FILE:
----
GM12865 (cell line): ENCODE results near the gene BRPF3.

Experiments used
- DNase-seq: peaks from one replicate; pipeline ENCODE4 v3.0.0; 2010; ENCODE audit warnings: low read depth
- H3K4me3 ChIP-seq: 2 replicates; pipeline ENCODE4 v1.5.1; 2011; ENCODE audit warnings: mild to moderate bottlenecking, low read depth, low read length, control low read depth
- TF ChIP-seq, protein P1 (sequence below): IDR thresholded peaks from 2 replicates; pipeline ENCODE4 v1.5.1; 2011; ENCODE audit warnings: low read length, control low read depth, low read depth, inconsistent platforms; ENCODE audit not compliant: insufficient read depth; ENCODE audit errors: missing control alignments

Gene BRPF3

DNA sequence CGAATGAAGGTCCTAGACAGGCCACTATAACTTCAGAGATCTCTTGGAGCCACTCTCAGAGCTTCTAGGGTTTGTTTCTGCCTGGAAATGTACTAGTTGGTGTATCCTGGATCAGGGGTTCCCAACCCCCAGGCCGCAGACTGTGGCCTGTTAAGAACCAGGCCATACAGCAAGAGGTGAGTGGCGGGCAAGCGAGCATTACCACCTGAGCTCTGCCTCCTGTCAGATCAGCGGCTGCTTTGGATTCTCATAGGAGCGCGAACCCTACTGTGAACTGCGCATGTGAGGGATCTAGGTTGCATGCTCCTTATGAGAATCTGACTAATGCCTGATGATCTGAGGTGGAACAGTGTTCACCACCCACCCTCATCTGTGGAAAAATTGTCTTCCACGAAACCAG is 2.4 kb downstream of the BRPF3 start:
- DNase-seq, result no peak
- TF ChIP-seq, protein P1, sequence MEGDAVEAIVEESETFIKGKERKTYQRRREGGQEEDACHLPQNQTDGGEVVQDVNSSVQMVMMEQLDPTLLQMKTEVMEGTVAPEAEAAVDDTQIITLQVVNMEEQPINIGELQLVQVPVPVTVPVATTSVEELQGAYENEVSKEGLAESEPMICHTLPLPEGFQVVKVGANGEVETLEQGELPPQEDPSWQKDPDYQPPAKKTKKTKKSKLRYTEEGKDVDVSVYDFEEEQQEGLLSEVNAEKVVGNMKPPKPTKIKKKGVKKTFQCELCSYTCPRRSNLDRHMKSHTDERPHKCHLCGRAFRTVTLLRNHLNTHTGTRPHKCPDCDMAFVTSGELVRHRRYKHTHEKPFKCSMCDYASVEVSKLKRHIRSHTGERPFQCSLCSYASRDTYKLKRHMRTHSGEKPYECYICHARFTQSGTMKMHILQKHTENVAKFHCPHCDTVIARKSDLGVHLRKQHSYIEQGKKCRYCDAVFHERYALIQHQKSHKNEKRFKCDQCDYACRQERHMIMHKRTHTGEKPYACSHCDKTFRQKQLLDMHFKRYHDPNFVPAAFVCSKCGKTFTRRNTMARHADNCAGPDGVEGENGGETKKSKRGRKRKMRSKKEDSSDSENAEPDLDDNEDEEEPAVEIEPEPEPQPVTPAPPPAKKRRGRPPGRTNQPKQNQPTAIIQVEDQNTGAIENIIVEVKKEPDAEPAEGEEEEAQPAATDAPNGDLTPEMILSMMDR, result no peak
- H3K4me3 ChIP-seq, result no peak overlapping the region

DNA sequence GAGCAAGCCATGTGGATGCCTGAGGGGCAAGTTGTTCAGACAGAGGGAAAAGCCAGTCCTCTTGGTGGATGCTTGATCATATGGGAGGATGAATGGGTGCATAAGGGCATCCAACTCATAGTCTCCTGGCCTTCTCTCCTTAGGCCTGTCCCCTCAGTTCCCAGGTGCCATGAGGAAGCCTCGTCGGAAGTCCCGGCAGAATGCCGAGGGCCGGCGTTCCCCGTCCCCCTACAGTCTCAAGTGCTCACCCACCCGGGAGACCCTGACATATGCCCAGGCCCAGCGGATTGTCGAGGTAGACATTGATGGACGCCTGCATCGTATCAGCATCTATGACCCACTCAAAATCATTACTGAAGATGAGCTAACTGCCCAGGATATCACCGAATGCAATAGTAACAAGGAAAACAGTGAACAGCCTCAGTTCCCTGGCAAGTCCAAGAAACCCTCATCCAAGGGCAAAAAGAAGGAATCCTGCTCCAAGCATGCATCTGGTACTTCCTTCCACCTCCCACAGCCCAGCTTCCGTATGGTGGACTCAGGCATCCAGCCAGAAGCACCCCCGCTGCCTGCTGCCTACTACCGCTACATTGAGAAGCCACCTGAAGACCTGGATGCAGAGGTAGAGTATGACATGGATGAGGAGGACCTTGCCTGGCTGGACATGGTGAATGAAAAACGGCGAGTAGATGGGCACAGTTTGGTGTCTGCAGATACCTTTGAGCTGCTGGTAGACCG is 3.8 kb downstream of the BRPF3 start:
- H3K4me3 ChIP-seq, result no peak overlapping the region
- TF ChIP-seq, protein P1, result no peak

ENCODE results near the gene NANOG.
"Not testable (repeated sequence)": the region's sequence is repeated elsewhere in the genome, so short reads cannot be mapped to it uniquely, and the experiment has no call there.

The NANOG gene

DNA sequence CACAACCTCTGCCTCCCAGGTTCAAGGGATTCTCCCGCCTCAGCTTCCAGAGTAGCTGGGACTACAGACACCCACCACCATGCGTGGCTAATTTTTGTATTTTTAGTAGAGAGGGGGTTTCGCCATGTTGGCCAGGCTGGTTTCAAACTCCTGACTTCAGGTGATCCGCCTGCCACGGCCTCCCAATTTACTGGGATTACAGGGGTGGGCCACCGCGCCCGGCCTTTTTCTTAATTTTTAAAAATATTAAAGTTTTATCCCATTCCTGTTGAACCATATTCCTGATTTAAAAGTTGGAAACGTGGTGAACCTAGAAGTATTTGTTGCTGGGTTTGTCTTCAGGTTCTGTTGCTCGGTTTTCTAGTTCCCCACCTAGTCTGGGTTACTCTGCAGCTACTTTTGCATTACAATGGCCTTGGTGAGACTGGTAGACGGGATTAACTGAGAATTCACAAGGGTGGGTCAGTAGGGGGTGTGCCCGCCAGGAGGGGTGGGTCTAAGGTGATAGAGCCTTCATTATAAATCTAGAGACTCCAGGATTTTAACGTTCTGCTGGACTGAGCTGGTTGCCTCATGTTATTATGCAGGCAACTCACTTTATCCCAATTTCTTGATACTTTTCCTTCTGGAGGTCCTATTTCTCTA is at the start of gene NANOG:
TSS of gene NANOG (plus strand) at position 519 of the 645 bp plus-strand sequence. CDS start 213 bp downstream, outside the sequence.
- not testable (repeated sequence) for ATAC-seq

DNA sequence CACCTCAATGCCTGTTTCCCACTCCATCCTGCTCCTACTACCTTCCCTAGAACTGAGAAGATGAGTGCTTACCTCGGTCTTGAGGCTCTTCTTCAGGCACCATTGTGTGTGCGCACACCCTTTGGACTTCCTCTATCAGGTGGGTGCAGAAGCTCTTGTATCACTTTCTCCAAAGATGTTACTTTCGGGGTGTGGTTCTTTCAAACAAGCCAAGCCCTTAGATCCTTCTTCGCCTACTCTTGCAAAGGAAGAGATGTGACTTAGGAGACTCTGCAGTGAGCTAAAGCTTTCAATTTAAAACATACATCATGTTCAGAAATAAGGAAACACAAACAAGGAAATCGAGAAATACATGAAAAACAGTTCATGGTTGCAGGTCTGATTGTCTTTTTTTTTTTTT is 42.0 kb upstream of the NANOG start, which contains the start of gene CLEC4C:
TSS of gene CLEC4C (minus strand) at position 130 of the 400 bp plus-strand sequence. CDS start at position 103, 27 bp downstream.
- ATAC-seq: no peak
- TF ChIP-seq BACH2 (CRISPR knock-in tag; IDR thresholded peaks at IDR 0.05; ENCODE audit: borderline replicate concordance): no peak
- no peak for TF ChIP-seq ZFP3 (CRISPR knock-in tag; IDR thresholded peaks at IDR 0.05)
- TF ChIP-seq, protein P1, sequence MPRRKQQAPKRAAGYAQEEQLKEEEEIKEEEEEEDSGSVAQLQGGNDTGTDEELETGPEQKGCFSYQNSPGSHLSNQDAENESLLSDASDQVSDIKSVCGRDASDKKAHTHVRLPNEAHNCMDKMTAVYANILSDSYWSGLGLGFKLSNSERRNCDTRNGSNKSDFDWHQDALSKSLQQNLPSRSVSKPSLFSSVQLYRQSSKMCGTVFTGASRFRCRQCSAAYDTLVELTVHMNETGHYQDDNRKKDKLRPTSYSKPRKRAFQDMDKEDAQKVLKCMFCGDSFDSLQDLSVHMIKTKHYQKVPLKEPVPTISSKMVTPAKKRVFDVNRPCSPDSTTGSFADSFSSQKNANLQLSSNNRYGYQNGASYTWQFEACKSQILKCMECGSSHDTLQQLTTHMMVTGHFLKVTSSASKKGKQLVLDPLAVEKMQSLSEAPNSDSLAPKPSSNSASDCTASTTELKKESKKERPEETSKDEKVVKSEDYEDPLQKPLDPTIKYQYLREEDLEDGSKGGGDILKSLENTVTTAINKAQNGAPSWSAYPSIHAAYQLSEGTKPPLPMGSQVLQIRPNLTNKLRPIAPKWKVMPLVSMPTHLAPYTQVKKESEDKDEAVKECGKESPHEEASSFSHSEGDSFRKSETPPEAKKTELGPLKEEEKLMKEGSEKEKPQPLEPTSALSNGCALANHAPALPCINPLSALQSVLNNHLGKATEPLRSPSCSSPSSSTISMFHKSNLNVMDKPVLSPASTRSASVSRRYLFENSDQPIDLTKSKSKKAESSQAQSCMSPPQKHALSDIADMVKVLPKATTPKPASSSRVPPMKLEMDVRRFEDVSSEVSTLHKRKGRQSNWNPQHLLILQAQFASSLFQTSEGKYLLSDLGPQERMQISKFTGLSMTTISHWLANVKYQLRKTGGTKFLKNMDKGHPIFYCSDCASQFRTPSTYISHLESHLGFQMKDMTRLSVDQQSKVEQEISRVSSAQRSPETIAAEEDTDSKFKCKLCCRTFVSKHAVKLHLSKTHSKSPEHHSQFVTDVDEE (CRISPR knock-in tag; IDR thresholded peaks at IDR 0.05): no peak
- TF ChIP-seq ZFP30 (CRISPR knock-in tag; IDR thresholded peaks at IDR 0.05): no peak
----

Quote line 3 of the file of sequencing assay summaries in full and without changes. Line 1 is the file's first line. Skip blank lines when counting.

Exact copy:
- DNase-seq: peaks from one replicate; pipeline ENCODE4 v3.0.0; 2010; ENCODE audit warnings: low read depth